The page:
Burdock, Lessor Burdock, Little Burdock, Common Burdock, Louse-Bur, Button-Bur, Cuckoo-Button, Wild Rhubarb
Synonyms of Arctium minus: Arcion minus Bubani, Arctium conglomeratum Schur ex Nyman, Arctium euminus Syme, Arctium lappa subsp. pubens (Bab.) P.D.Sell, Arctium melanoceps (Beger) G.H.Loos, Arctium minus var. melanoceps Beger, Arctium minus subsp. pubens (Bab.) Arènes, Arctium montanum Schweigg. ex Steud., Arctium pubens Bab., Bardana minor Hill, Lappa conglomerata Schur, Lappa minor Hill
Arctium minus (Hill) Bernh. is the correct and accepted scientific name for Burdock. It was named and described as such by Johann Jakob Bernhardi in Systematisches Verzeichnis der Pflanzen in 1800. It was first named described as Lappa minor by John Hill in Vegetable System in 1762.
The genus, Arctium L., was named and described as such by Carl von Linnaeus in the second volume of the first edition of Species Plantarum in 1753. Plants of the World Online by Kew lists 44 accepted species in the Arctium genus as of 1-17-20 when I am updating this page. We lost one since 8-7-19 when this page was last updated so that number could change.
Arctium minus is a European native and is a member of the Asteraceae Family. The distribution map above is from Plants of the World Online, by permission. Areas in green are where the species is native and purple is where it has been introduced.
Check out the links below for further reading.
There is an abundance of Arctium minus (Burdock) here on the farm in a few areas south of the pond where they are partially shaded by the Chinese Elm and Mulberry trees. When I was a kid I always thought it was some kind of wild rhubarb. Well, I guess I was partly right since Wild Rhubarb is one of its common names. Other names include Lessor Burdock, Little Burdock, Common Burdock, Louse-Bur, Button-Bur, Cuckoo-Button. Arctium minus is sometimes confused with rhubarb, which is Rheum rhabarbarum.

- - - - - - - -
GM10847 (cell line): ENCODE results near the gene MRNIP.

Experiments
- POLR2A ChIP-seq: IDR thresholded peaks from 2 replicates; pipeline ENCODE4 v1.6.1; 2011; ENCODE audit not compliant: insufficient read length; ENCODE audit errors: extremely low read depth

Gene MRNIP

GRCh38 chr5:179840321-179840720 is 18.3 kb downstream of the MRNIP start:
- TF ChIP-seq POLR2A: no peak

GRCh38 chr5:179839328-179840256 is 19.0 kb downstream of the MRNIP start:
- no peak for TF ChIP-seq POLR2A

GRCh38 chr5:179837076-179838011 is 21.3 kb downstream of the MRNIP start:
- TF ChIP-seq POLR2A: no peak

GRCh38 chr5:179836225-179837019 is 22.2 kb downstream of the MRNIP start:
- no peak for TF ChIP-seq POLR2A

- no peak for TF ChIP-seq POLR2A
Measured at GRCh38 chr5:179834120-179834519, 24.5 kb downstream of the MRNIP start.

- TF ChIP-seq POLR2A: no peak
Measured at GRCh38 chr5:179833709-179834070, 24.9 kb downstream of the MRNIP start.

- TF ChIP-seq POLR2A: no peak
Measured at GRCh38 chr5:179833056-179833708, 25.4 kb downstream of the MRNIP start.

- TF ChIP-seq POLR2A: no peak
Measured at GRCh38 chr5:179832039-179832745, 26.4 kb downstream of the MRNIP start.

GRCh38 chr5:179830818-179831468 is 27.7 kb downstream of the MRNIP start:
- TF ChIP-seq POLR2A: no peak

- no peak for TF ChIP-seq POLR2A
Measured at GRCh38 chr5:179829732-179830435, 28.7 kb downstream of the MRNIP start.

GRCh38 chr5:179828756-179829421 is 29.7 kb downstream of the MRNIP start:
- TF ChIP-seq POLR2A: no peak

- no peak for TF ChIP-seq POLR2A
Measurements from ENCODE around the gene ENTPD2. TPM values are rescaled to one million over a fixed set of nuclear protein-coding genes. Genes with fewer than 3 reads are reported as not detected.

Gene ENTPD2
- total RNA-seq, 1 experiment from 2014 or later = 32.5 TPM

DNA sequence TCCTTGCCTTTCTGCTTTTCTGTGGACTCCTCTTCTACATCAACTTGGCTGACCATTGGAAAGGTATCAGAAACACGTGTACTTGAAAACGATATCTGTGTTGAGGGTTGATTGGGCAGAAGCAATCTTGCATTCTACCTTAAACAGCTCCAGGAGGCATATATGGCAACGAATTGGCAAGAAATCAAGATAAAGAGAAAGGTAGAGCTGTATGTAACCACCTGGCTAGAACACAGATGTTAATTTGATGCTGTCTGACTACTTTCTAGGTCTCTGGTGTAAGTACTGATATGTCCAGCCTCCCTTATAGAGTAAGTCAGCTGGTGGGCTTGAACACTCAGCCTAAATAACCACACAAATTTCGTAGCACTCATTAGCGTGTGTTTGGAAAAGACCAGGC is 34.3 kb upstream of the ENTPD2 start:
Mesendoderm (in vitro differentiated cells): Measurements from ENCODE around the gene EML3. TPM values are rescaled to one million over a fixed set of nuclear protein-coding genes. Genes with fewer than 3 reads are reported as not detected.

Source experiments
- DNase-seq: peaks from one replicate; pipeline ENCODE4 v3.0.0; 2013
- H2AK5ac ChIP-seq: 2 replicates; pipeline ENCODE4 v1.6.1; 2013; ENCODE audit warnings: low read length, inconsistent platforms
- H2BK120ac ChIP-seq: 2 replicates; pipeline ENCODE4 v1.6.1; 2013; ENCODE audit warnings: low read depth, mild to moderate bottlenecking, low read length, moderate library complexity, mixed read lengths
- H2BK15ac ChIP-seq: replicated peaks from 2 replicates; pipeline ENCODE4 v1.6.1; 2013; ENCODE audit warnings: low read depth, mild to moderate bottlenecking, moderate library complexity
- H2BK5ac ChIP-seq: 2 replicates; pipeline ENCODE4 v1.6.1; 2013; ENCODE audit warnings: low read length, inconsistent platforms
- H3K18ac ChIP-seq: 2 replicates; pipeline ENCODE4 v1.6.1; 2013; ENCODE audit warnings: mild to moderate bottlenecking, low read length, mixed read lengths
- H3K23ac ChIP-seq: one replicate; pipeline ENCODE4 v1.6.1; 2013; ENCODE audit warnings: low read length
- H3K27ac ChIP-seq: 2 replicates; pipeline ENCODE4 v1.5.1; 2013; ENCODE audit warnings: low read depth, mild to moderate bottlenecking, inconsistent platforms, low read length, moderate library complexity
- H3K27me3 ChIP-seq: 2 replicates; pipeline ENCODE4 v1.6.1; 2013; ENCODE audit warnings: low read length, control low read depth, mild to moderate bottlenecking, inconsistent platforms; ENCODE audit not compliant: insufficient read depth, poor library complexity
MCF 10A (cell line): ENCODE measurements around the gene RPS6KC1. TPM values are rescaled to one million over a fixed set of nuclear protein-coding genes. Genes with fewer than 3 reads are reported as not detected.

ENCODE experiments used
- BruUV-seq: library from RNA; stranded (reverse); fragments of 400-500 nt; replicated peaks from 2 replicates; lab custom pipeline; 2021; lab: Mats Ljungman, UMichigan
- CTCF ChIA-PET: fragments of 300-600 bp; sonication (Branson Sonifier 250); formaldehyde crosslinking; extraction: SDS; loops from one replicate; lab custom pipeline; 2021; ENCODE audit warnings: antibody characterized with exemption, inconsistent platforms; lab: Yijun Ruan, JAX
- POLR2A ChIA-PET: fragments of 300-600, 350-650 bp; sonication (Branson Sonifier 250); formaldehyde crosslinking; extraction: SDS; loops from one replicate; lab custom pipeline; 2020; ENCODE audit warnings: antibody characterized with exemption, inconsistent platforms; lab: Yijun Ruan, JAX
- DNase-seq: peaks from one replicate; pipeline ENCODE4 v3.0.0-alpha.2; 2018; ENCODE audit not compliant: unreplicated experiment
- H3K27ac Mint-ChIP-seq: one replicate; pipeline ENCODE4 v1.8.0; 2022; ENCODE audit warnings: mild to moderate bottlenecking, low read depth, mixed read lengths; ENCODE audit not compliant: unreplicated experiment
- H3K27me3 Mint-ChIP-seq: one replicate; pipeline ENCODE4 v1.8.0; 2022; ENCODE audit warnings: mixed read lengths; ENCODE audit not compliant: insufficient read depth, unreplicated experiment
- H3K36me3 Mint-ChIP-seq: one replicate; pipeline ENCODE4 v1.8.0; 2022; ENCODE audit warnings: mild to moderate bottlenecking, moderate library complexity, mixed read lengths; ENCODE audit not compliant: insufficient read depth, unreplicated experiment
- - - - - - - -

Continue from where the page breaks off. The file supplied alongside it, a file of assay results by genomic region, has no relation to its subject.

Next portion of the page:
The hooked seeds stick in the fur of animals and on clothing which can be hard to remove. A Swiss inventor, George de Mestral, invented the hook and loop fastener after observing the seeds of Burdock. It was originally sold under the Velcro brand name.
Flowering plants are sometimes confused with the Common Cocklebur (Xanthium strumarium).
Leaves can grow up to 28” long. Not commonly eaten by cows or deer, they will eat if not much else is available. I have noticed the cows here to snack on the upper stems from time to time but it isn’t that common.
Arctium species flower their second year and may not reach maturity until it is four years old. Flowers provide nectar and pollen for several species of bees and butterflies.
The taproots have a sweet taste and are more favored in Asian dishes. According to the Wikipedia page, Burdock contains a fair amount of dietary fiber, calcium, potassium, amino acids, and is low in calories. It contains polyphenol oxidase which causes it to darken and give it somewhat of a muddy taste. There is more information about the genus which you can read by clicking on the Wikipedia link below.
I have enjoyed photographing and learning about the many wildflowers growing on the farm and other areas. I have grown over 500 different plants and most have pages listed on the right side of the blog (a continuing work in progress). I am not an expert, botanist, or horticulturalist. I just like growing, photographing and writing about my experience. I rely on several websites for ID and a horticulturalist I contact if I cannot figure them out. Wildflowers can be somewhat variable from location to location, so sometimes it gets a bit confusing. If you see I have made an error, please let me know so I can correct what I have written.
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